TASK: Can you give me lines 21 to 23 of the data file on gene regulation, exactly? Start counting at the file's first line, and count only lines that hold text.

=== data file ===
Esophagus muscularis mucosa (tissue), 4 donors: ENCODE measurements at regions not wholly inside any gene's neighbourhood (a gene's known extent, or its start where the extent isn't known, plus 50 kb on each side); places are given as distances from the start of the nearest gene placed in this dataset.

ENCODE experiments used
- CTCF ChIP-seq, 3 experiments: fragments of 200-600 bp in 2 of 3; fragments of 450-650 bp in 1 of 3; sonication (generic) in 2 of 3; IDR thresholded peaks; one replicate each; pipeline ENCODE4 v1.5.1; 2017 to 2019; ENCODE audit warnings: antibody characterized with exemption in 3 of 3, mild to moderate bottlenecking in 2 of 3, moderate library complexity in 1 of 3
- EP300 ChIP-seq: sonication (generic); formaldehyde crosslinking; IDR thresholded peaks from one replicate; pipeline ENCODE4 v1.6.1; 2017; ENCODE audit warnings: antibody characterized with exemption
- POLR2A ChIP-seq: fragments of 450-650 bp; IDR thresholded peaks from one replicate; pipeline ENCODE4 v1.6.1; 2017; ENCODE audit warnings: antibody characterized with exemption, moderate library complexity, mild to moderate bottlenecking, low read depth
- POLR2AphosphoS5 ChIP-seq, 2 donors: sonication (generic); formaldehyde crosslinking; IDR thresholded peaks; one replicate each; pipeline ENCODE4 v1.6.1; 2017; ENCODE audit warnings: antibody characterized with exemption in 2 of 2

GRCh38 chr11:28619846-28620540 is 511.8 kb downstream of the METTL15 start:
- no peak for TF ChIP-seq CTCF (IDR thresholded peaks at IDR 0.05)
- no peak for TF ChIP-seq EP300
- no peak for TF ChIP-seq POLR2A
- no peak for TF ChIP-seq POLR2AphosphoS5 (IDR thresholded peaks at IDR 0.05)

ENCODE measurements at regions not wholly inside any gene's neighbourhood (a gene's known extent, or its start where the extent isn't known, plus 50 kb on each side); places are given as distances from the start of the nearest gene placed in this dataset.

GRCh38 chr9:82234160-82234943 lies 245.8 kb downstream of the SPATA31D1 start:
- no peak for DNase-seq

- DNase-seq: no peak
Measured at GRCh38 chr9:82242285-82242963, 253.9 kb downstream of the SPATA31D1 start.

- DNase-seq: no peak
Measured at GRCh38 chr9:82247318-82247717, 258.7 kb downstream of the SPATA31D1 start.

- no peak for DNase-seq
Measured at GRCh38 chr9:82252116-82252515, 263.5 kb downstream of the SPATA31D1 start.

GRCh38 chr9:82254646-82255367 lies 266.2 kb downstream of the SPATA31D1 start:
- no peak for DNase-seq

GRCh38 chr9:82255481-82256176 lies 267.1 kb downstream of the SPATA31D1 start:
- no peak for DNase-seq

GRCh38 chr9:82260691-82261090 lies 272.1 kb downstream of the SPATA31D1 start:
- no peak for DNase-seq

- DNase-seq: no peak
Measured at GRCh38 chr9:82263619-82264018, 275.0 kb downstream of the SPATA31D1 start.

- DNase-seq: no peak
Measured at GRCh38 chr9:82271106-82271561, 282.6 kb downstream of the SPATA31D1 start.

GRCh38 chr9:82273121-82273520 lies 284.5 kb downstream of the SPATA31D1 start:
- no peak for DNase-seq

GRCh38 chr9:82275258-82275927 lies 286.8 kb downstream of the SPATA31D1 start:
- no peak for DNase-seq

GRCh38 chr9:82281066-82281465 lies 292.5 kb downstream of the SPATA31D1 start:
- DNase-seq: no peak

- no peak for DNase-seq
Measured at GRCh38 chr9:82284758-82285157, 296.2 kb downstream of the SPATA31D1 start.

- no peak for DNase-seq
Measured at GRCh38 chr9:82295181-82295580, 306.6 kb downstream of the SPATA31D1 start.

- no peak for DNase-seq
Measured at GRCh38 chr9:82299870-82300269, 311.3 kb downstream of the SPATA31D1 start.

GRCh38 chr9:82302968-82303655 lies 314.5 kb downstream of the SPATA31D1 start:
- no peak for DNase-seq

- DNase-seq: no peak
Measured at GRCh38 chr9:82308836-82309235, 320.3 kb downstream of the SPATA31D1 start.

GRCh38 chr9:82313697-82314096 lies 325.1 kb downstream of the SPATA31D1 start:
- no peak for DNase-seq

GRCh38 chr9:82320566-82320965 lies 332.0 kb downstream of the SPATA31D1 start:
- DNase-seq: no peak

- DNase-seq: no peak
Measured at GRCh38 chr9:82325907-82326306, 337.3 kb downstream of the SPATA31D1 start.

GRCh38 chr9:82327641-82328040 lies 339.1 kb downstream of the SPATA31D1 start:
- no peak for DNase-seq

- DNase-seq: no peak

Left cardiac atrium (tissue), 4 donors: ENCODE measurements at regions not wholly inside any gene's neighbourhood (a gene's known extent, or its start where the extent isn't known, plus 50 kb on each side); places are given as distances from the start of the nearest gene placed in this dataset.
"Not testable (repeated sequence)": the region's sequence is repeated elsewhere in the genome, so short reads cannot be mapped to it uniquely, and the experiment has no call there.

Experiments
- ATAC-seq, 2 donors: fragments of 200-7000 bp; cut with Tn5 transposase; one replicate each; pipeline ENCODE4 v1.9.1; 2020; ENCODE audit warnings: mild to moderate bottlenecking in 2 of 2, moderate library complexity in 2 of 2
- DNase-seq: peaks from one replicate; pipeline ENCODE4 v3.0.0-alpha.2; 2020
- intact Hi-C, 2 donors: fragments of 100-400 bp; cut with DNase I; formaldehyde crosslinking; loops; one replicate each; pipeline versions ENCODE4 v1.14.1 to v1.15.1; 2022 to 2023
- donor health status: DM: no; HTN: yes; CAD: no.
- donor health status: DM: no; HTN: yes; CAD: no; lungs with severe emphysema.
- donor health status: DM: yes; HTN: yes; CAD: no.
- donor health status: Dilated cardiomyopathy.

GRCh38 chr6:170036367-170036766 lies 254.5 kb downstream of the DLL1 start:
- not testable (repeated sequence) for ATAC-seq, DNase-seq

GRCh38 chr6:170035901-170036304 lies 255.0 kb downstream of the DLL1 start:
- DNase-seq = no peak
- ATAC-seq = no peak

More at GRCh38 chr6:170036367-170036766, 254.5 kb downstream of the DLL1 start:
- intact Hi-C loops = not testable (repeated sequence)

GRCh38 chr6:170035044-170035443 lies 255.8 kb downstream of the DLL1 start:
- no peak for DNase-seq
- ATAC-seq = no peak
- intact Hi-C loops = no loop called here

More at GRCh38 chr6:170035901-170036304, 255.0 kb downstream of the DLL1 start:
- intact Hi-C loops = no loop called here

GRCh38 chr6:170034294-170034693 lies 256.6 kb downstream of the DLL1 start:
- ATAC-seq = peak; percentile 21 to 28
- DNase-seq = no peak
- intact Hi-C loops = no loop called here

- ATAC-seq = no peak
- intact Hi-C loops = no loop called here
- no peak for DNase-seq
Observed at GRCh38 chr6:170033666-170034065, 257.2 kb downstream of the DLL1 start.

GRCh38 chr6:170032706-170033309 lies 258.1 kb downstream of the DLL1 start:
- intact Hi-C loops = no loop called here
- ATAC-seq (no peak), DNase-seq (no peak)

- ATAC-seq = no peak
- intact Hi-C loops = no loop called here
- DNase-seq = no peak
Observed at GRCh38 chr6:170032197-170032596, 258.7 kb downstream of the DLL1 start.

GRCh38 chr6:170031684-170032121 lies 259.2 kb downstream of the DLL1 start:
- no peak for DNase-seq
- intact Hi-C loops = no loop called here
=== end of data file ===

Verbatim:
GRCh38 chr9:82254646-82255367 lies 266.2 kb downstream of the SPATA31D1 start:
- no peak for DNase-seq

GRCh38 chr9:82255481-82256176 lies 267.1 kb downstream of the SPATA31D1 start: